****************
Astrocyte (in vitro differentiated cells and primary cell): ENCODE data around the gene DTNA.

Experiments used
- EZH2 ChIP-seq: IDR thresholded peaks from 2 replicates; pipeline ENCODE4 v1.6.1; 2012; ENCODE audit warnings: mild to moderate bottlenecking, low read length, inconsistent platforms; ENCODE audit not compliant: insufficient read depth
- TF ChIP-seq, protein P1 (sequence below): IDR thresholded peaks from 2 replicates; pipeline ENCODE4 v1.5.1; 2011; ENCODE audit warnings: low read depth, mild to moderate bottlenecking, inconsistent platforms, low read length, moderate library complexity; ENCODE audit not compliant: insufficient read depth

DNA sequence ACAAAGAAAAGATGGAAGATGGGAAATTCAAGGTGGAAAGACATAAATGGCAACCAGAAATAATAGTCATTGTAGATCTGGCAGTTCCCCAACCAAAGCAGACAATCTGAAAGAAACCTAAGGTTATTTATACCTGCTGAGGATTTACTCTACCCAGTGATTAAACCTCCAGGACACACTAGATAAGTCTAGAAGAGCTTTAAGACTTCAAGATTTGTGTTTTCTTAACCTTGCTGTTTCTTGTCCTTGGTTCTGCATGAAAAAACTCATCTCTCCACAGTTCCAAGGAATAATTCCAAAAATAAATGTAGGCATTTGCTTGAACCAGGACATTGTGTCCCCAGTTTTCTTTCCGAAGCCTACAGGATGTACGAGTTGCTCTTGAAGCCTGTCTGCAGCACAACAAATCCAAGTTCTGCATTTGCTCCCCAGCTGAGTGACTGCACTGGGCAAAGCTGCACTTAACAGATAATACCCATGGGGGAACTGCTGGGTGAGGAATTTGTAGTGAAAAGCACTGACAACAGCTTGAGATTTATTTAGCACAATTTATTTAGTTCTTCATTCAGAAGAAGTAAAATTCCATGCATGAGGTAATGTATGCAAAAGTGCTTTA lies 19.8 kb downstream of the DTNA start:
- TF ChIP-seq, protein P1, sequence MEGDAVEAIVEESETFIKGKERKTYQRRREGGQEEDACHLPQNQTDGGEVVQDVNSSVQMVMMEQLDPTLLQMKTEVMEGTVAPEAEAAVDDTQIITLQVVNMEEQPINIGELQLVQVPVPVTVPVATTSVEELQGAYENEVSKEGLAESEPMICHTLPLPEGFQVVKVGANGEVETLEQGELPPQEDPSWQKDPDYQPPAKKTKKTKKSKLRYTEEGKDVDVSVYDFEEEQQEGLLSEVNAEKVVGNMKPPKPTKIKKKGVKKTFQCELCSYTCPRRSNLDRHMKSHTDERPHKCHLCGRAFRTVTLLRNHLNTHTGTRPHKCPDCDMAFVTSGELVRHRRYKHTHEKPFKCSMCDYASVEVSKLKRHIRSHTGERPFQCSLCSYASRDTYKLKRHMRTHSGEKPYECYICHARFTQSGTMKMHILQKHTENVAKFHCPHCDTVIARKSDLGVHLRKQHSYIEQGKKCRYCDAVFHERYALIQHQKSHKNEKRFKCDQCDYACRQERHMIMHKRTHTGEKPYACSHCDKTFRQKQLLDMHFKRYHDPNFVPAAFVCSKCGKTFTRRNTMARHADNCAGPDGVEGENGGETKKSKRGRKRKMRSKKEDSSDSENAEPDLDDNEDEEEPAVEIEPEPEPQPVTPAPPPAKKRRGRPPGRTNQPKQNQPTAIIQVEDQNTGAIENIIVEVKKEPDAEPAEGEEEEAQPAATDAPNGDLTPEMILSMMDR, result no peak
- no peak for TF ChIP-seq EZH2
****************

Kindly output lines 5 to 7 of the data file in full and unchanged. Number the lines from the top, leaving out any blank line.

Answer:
DNA sequence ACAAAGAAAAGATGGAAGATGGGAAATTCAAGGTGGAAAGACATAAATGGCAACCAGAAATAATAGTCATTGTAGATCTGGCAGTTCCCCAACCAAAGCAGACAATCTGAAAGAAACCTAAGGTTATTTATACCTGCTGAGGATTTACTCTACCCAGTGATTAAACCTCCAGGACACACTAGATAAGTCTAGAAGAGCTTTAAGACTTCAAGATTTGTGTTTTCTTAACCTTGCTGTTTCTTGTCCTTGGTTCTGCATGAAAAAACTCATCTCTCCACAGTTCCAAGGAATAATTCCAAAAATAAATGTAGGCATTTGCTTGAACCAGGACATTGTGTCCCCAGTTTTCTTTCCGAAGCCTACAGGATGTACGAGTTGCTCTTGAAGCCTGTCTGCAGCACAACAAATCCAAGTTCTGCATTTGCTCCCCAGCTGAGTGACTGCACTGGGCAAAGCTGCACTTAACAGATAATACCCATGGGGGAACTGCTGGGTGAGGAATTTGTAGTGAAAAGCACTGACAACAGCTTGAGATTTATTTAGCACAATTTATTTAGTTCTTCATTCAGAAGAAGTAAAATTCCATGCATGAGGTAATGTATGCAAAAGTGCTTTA lies 19.8 kb downstream of the DTNA start:
- TF ChIP-seq, protein P1, sequence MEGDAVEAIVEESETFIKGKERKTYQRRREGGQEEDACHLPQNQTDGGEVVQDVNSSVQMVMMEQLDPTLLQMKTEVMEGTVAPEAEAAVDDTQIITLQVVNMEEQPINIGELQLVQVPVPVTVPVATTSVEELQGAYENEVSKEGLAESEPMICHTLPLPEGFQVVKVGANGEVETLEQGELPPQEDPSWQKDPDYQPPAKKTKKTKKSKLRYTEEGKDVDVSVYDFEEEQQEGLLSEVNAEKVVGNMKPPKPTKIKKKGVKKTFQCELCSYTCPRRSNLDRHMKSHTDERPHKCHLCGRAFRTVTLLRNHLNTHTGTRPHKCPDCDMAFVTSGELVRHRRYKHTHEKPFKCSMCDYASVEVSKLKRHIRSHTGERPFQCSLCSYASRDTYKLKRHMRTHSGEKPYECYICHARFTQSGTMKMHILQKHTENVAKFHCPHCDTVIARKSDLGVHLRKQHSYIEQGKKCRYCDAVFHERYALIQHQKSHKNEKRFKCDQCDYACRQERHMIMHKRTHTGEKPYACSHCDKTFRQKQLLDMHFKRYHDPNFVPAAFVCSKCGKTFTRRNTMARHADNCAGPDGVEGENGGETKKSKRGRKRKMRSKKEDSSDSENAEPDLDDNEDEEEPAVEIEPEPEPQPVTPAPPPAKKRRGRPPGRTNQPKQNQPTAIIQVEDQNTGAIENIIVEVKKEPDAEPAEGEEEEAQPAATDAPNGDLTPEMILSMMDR, result no peak
- no peak for TF ChIP-seq EZH2